• Accusing you of being selfish, needy, or materialistic if you express your wants or needs (the expectation is that you should not have any wants or needs)

​Create Chaos

Emotionally abusive people create chaos. Some examples include:

  • Starting arguments for the sake of arguing

  • Making confusing and contradictory statements (sometimes called "crazy-making")

  • Having drastic mood changes or sudden emotional outbursts

  • Nitpicking at your clothes, your hair, your work, and more

  • Behaving so erratically and unpredictably that you feel like you

are "walking on eggshells"

Control and Isolate You

​Emotionally abusive people attempt to isolate and control you. Some examples include:2

  • Controlling who you see or spend time with including friends and family

  • Monitoring you digitally including text messages, social media, and email

  • Accusing you of cheating and being jealous of outside relationships

  • Taking or hiding your car keys

  • Demanding to know where you are at all times or using GPS to track your every move

  • Treating you like possession or property

  • Criticizing or making fun of your friends, family, and co-workers

  • Using jealousy and envy as a sign of love and to keep you from being with others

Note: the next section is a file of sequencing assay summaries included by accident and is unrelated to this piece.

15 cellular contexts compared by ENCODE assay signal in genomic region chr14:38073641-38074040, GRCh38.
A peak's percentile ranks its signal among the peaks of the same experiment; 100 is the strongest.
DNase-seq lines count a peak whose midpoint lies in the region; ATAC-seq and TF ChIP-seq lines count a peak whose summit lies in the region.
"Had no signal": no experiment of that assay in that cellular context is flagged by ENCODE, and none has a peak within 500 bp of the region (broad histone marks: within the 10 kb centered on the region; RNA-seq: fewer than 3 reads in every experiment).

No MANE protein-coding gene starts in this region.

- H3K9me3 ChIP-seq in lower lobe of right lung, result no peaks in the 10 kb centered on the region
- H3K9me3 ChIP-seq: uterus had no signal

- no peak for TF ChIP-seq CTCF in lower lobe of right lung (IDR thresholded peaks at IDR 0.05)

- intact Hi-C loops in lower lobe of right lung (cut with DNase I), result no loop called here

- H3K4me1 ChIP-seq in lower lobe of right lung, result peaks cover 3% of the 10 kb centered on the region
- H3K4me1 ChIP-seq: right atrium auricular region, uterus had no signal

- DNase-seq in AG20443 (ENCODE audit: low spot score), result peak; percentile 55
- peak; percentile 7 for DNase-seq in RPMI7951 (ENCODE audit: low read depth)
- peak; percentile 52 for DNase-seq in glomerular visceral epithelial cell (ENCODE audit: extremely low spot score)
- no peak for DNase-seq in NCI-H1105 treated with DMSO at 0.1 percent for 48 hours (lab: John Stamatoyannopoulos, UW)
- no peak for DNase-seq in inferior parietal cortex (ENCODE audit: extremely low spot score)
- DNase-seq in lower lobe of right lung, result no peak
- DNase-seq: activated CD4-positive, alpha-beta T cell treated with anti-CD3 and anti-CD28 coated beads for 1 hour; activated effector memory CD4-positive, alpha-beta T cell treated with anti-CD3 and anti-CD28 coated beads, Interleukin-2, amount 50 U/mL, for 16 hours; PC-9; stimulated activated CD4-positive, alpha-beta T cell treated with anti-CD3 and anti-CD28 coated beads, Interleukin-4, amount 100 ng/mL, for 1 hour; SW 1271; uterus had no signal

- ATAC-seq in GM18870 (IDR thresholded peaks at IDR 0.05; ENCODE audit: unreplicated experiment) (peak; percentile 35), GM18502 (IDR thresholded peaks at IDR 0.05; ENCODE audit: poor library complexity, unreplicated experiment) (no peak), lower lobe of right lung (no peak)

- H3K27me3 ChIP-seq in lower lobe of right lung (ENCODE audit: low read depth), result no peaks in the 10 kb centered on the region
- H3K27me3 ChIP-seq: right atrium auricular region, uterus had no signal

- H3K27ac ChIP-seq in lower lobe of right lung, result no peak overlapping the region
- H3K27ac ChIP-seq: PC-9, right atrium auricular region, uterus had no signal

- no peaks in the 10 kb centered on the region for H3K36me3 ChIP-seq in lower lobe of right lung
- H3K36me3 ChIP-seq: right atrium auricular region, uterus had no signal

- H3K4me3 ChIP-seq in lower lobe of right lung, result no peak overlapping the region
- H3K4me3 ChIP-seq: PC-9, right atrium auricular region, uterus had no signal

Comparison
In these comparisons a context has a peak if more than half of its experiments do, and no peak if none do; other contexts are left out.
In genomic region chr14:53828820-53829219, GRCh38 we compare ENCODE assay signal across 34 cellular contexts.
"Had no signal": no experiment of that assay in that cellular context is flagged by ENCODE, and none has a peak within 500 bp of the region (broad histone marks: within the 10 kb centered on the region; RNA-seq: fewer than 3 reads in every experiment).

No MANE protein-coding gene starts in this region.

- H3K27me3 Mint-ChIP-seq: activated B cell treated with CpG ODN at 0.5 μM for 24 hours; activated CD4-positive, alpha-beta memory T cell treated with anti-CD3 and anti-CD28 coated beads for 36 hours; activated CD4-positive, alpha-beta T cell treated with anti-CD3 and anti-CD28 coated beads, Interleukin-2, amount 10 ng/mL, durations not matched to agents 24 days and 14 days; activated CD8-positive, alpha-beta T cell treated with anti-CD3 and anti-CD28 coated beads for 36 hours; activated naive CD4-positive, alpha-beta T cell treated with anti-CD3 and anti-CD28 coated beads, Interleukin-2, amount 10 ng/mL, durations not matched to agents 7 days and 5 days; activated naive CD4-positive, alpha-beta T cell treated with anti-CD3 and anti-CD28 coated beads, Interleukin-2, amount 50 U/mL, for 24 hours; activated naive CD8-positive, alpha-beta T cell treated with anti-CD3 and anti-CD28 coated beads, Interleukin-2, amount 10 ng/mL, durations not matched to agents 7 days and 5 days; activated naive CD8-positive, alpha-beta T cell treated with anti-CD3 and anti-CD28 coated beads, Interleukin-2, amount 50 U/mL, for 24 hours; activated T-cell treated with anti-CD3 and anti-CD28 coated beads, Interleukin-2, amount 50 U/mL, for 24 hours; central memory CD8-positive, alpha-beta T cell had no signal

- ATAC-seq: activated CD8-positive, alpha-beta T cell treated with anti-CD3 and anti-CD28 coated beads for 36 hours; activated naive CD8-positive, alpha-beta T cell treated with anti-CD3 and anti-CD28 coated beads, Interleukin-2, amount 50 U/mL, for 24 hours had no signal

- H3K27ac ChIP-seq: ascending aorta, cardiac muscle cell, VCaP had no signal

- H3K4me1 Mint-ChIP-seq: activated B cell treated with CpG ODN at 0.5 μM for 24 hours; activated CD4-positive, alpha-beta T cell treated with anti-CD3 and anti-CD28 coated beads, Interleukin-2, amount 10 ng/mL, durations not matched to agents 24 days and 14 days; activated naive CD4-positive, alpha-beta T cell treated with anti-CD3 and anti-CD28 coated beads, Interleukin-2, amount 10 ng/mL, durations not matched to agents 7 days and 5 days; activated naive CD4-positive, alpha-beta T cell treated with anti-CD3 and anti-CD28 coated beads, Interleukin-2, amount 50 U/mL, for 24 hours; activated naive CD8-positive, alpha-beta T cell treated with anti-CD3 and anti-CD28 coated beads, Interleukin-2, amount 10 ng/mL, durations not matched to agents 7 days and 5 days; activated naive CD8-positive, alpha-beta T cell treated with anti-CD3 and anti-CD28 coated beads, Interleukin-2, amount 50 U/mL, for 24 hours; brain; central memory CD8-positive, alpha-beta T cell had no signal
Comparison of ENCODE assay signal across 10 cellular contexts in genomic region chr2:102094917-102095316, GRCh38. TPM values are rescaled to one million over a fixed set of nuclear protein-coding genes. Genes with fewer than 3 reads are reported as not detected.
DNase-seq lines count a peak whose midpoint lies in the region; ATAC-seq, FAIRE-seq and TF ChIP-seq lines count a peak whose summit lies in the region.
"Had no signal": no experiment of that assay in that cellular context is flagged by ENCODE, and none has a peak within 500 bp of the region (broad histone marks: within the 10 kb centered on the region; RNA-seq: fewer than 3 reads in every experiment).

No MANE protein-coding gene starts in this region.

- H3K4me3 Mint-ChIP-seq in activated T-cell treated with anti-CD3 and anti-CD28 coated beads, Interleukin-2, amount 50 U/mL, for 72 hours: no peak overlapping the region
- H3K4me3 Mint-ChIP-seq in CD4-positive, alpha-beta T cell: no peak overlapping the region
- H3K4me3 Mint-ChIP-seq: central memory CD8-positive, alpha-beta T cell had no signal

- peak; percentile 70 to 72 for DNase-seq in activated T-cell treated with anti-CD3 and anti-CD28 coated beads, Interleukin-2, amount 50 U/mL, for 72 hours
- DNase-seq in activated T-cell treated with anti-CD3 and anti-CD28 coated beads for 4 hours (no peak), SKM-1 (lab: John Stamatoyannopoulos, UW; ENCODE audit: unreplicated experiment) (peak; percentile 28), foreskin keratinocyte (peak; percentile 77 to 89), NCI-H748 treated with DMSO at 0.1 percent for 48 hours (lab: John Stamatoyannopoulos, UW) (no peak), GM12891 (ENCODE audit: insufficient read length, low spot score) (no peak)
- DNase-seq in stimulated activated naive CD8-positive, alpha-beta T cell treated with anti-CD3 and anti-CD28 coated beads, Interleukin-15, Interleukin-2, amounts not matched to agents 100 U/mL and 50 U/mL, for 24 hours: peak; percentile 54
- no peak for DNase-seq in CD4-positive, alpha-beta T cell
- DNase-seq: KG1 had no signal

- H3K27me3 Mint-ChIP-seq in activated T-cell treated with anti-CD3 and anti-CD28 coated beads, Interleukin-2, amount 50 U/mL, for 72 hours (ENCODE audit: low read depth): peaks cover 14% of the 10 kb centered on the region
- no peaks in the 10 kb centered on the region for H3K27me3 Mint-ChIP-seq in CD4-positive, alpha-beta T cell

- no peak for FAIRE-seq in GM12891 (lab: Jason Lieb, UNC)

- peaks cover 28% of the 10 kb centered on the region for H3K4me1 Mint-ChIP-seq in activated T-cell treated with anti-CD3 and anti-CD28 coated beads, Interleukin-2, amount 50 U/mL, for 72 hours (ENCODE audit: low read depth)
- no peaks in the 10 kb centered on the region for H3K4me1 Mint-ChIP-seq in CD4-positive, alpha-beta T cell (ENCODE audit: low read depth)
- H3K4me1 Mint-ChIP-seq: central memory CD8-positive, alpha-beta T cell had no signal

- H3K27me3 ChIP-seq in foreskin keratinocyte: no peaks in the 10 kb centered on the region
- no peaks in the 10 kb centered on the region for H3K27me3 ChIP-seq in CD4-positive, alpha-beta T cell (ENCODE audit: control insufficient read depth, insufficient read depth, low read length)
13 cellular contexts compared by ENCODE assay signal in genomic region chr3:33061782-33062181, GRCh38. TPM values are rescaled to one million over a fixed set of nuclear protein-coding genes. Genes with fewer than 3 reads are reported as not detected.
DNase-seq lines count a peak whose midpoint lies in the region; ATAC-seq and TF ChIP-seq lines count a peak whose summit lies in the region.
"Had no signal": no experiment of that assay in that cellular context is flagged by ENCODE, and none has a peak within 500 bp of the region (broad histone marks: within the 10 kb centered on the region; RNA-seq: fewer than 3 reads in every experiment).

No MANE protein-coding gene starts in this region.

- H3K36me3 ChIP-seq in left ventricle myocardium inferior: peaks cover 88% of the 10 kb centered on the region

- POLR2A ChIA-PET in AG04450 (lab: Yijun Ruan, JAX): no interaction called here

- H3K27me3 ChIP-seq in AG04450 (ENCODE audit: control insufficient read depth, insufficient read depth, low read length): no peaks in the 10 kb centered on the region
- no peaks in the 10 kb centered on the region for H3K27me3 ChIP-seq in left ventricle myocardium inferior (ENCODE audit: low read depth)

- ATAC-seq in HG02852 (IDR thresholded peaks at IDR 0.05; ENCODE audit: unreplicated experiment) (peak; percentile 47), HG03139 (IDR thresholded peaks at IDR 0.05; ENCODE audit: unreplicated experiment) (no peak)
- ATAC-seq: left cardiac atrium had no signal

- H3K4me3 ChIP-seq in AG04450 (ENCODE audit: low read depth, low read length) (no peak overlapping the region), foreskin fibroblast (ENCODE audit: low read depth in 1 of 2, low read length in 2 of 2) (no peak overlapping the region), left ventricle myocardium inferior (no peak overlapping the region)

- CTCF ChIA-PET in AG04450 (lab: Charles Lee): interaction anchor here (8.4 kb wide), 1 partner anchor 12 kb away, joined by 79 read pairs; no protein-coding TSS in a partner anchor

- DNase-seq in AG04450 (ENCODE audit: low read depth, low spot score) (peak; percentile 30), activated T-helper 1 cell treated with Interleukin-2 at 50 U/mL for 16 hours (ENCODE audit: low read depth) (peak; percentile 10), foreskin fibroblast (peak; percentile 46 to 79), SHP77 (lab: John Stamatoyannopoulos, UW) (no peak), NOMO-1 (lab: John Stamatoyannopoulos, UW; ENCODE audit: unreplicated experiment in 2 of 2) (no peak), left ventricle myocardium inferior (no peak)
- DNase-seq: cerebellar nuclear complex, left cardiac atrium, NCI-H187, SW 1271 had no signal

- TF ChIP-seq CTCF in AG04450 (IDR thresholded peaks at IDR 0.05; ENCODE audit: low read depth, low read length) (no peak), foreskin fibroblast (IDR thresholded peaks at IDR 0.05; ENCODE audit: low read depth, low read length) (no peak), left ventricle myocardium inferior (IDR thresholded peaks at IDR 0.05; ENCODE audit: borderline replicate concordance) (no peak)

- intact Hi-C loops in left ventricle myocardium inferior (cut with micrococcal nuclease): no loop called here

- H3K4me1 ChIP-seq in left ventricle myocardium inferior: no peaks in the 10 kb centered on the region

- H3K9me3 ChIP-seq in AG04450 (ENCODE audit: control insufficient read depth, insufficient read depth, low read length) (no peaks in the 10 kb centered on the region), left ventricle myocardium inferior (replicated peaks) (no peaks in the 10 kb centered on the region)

• Coercing you into spending all of your time together

  • Controlling the finances

Types of Emotional Abuse

Emotional abuse can take a number of different forms, including:

  • Accusations of cheating or other signs of jealousy and possessiveness

  • Constant checking or other attempts to control the other person's behaviour

  • Constantly arguing or opposing

  • Criticism

  • Gaslighting

  • Isolating the individual from their family and friends

  • Name-calling and verbal abuse

  • Refusing to participate in the relationship

  • Shaming or blaming

  • Silent treatment

  • Trivializing the other person's concerns

  • Withholding affection and attention

It is important to remember that these types of abuse may not be apparent at the outset of a relationship. A relationship may begin with the appearance of being normal and loving, but abusers may start using tactics as the relationship progresses to control and manipulate their partner.

Tips for Dealing With Emotional Abuse

The first step in dealing with an emotionally abusive relationship is to recognize the abuse. If you were able to identify any aspect of emotional abuse in your relationship, it is important to acknowledge that first and foremost.

By being honest about what you are experiencing, you can begin to take control of your life again. Here are seven more strategies for reclaiming your life that you can put into practice today.





When it comes to your mental and physical health, you need to make yourself a priority. Stop worrying about pleasing the person abusing you. Take care of your needs. Do something that will help you think positively and affirm who you are.